Tree removal & mitigation, tennis court damages, as of 09 Feb 2018  

From: Stakeholders for a Safe Green Village <>
Subject: Willow Street-Bramhall Park; tree removal & mitigation, tennis court damages Date: February 9, 2018

To: Parks, Recreation, & Neighborhood Services (PRNS), City of San Jose

On Wednesday 07 February 2018, some issues advanced when the city came out to Willow Street-Bramhall Park to remove a tree in front of the tennis court. This particular tree that was removed is in front of the tennis court, on Willow Street, near the walkway and gate to the tennis court at the Glen Echo, also near the Bocce Ball court.

As maybe you already know, the workers cut down the tree at about 3:30 PM, when it then fell on the fence that encloses the tennis courts. Now two or three of the vertical poles on the fence needs to be repaired, as well as its upper horizontal bar. This section of the fencing is now warped or out of shape.
People who regularly use the court already complain that the pavement is cracked in several areas, although I understand that the city is considering repaving the court in the near future if the budget schedules allow this. Unlike any other feature in the park, the tennis court is probably the most popular of the park’s amenities other than the children’s playground. It has constant use on a daily basis, and throughout the entire year, including holidays. It also has a regular following of users that have cared for the court for decades… quite literally. We actually recognize many of these people, because they are that regular, generational, and dedicated.
What is the schedule for repairing the fence? Beyond that, what’s the schedule for repairing the entire court itself, such as the pavement? You can see photographs of the damaged fence attached to this email, as well as in the attached link to Google Photos (shared online)
Now that this tree is removed, you will now notice that there are only four full-grown trees fronting Willow Street and the tennis court, where there was originally seven just two years ago. In addition to the photographs in this email, also see the attached photograph album at the Google Photos link here:
  • Bramhall-Willow Street Park Tree Mitigation,
    from 23
    July 2016 to 08 February 2018
    : Willow Street, from Glen Eyrie Avenue to Glen Echo
    (Aside the tennis courts, from north of Glen Eyrie gateway path, towards Glen Echo walkway, at Bocce Ball Bowl) See photograph album at Google Photos link here:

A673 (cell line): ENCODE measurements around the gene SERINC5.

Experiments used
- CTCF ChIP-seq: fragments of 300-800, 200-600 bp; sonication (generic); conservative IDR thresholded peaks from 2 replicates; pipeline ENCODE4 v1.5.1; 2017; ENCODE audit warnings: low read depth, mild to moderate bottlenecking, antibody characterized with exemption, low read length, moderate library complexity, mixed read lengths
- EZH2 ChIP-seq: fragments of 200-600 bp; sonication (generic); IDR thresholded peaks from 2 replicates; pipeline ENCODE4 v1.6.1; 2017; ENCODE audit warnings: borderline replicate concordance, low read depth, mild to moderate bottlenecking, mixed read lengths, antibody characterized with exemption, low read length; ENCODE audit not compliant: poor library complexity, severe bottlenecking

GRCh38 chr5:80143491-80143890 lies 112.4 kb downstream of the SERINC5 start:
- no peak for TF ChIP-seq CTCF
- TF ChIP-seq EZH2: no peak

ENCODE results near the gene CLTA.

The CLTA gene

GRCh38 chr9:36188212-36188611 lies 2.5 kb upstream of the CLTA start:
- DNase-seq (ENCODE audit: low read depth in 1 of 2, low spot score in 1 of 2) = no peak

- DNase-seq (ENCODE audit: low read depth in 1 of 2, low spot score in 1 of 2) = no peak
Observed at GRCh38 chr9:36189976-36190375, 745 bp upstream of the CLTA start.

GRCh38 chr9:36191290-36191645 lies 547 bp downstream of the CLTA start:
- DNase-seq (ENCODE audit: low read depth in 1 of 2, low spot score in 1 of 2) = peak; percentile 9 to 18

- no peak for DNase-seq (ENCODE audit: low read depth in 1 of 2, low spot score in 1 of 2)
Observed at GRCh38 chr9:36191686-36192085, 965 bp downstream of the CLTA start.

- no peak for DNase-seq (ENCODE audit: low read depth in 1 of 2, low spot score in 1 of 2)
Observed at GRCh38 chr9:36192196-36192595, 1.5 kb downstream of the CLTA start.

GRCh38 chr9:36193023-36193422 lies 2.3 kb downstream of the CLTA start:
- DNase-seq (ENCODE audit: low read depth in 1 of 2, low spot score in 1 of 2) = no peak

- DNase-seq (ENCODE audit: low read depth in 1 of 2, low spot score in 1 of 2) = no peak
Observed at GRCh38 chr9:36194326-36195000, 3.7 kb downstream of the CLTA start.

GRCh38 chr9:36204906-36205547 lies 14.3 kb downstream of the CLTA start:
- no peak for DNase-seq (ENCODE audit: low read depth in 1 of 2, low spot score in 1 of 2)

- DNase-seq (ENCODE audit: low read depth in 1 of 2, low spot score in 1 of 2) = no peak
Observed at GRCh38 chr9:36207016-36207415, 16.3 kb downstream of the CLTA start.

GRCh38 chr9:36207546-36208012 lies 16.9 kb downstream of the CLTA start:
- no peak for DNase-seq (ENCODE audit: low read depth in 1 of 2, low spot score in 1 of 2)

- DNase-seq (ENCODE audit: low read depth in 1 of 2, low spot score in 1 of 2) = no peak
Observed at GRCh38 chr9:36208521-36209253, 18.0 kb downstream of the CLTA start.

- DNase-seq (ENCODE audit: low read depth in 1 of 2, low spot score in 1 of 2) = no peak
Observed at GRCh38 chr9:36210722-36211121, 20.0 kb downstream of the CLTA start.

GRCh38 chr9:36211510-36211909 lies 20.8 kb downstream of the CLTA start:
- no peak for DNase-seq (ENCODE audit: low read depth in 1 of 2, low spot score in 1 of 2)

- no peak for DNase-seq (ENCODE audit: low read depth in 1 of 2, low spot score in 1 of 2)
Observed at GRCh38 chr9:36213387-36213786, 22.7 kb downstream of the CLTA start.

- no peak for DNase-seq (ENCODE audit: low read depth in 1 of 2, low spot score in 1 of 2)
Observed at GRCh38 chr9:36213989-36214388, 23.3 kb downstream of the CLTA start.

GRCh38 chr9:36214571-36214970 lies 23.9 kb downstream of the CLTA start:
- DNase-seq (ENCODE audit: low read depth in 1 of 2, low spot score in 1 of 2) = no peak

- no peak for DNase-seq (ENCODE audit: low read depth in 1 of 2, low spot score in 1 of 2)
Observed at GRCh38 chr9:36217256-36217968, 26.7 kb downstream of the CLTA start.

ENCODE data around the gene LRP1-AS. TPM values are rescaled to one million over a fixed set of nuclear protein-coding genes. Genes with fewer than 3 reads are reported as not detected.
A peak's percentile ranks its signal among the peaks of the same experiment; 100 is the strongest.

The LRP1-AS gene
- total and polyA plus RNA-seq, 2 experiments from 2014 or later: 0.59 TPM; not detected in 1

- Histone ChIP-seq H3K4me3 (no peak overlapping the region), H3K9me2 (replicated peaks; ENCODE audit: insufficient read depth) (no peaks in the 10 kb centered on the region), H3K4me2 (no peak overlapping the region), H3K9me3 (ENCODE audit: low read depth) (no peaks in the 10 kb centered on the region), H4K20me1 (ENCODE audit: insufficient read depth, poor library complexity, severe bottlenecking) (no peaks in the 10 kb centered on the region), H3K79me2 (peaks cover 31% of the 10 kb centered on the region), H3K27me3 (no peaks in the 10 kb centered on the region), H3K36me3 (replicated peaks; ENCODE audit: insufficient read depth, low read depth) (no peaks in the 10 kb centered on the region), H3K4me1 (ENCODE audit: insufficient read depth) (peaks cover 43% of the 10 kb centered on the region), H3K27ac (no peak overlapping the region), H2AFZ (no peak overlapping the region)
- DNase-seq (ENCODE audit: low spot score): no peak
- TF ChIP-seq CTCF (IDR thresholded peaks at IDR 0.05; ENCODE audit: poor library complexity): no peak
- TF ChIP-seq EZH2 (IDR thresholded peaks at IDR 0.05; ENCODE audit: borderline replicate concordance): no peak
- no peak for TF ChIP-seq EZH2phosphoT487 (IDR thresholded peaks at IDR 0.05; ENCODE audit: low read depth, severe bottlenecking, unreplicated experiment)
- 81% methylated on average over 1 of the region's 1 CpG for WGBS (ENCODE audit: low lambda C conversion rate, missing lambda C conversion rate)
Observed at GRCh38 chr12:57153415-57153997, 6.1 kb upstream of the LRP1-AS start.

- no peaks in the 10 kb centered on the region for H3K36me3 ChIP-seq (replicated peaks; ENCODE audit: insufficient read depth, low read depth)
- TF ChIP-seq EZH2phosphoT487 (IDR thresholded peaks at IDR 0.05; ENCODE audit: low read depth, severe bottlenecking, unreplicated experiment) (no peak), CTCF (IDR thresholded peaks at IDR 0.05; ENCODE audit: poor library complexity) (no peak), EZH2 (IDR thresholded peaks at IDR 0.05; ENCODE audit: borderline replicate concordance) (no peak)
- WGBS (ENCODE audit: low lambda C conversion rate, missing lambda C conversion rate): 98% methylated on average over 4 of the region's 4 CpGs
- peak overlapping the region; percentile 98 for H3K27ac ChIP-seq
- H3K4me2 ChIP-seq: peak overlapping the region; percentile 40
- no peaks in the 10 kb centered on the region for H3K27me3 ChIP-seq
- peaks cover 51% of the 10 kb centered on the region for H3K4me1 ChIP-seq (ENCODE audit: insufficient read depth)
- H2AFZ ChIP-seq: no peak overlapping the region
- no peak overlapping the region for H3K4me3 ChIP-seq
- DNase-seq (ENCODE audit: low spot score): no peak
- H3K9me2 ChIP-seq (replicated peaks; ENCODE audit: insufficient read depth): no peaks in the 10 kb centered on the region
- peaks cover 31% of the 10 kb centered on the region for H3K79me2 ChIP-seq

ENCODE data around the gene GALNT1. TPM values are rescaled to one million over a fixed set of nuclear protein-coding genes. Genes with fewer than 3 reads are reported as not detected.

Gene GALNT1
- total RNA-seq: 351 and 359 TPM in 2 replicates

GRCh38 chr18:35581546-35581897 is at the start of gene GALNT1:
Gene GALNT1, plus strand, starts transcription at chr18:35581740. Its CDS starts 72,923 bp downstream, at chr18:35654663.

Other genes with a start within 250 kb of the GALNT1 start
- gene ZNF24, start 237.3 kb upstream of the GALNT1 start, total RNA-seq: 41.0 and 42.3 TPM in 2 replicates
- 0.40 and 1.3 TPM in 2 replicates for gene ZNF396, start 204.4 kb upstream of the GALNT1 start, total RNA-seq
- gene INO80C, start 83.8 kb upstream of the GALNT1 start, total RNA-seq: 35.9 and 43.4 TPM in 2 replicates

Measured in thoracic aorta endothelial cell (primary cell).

Status as of 08 February 2018: One Red Oak tree towards the front of this attached picture has since fallen although its roots are still embedded in the ground. Behind that is another variety that has also fallen, although it is regenerating from its stump. Down the line, there are now only four trees remaining in front of the tennis courts at Willow Street; whereas, two years ago, there were originally seven trees here.
What’s attached here in this email is a small sample of what we have found all over the park, just over the last two years. In actuality, there are hundreds of trees in the park that are in need of attention. We would like to meet with you again to discuss the mitigation of trees and other landscaping in Willow Street-Bramhall Park. It is my understanding that the new Concession Building is scheduled to be completed and opened as of this summer, while the improved Bowling Green is already in use. While there are other improvements required in the park, we would like to discuss how best to prioritize the various options on the budget schedule, as well as how to best improve the ecology of the park. Many trees are showing signs of sickness, well beyond the ones fronting the tennis court on Willow Street. How can we begin to address this problem, and what are our options?
We also think it’s time to start creating a plan for the environmental conservation and green print, beyond the structural and built improvements, use contracts, and so on. Here’s an idea of the kind of discussion that needs to take place:
  • How can we reverse the environmental degradation?
  • How can we regenerate the arboriculture (trees) and other vegetation?
  • How will we choose the preferred greenery? Can we replace them with new, healthier, and stronger varieties?
  • What is the rate of sick and dying trees in need of mitigation? How soon can these trees be replaced, and how long will new trees and plants take to mature?
  • Can we increase the greenery? And how can we maximize those plantings for the best outcome?
  • Can we have trees donated? What’s the best process for this? And how will they be planted, and maintained?

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